Most Americans sat glued to the TV or radio on April 15 (or raced to finish tax returns) transfixed by the horrific Boston Marathon bombing and aftermath. Nearly 100 friends of Fr. Michael Lapsley’s gathered that evening at Busboys and Poets restaurant and bookstore in Washington, D.C., to be soothed with a testimony of faith by South African Ambassador Ebrahim Rasool, soul-stirring cello music, and a transporting testimony of healing by apartheid regime bomb victim “Father Mike.”
One of my favorite newspapers in the world, the South African Mail and Guardian, reported on April 19 this way:
“Boston bombings: the marathon struggle of survival and healing … a priest from South Africa, apartheid fighter and a bomb victim himself reaches out to Americans about forgiveness … He had not planned it that way. The event was to launch his book. It had been scheduled for last October but Hurricane Sandy scuppered those plans. Instead it took place on a day when three people were killed and more than 100 injured in Boston.”
Those of us who knew Father Lapsley before his brush with violent near death have been stunned by the transformation in his life and spirit. When he was the chaplain to the African National Congress’s military arm, the Umkhonto we Sizwe, we remember him in Zimbabwean exile as a tough, impatient, and very militant anti-apartheid warrior who had given up nonviolence for whatever action it took to end the tyranny. In a word, he was uncomfortable to be with. To know him today is to rejoice in how, as taught by St. Paul, “suffering is for the salvation and hope of others.” He travels and lectures around the world to bring, with incredible sweetness, the redemptive healing teachings of forgiveness to bear on trauma that war and other violent actions wrack in the human spirit and body. To see him gesture with the hooks that have replaced his hands is enough to join the movement to spread the message of his Institute for the Healing of Memories.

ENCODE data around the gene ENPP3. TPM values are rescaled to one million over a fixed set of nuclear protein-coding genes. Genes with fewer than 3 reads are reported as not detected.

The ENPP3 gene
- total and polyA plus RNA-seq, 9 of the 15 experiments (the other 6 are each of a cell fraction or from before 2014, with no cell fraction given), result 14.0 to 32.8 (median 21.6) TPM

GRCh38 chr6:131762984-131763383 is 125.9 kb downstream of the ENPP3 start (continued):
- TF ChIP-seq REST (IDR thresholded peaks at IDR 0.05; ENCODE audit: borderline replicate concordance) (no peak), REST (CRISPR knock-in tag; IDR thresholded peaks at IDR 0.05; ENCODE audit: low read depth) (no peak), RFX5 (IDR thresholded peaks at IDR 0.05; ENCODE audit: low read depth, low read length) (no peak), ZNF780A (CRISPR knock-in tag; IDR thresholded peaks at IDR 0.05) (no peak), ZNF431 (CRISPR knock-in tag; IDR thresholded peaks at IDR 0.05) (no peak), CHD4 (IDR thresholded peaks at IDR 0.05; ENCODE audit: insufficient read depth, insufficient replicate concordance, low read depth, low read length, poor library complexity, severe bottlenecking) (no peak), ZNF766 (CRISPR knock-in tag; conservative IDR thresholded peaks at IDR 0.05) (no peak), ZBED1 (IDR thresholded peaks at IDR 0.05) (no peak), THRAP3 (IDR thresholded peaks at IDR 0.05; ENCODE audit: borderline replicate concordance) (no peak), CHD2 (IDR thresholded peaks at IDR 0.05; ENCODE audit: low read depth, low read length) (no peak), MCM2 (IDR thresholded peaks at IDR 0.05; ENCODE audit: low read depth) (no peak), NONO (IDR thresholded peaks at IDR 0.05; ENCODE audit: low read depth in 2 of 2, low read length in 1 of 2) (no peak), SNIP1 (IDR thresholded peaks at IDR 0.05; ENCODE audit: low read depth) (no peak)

He quotes 1960 Nobel Laureate Chief Albert Lutuli, as saying “victims of abuse think that they become human by victimizing others.” Lapsley shared on April 15 he is convinced that, instead, forgiveness frees the victim to be a healer. He prays his reflections in body and words about his own healing will affect our souls and inspire us to not victimize others. Becoming a victim has led him to deep listening with heart as well as ears to the poor and oppressed. He states the reason to visit South Africa is for us to understand the U.S. better and begin a journey of treating our enemies differently. He speaks of the long imprisonment of the Cuban five, the death penalty, homeless war veterans — wounded and then forgotten — and the increasing impact of our economy on the poor in America.
As Ambassador Rasool said, “It is ironic that we are here today to talk about healing and reconciliation on the day that a bomb has gone off.” Rasool, a faithful Muslim, said he despaired of any faith that “tells people they can die for a cause without knowing how to live for it … when you can label people without engaging them.”
Fr. Mike’s frequent host in D.C. is Ms. Jennifer Davis, the South African former head of the American Committee on Africa, herself a leader in the anti-apartheid struggle. She speaks with poignancy about WWII concentration camps and, how as a Jew, she learned when it was said, “never again, we meant really never again would we allow such things to happen to any other people. Not just Jewish people.”
Lapsley still does not know who sent him the two Christian magazines wired with the explosives in 1990 three months after Nelson Mandela was released. The sad irony of the story not shared in the book is the letter to him preceding the bomb indicated the sender was posting two magazines “sure to be an inspiration.” The letter was signed, “Sincerely your brother in Christ.”
Lapsley’s book Redeeming the Past: My Journey from Freedom Fighter to Healer is available now.
Tom Getman is a former Hill staffer and World Vision executive who spends three months a year in Southern Africa.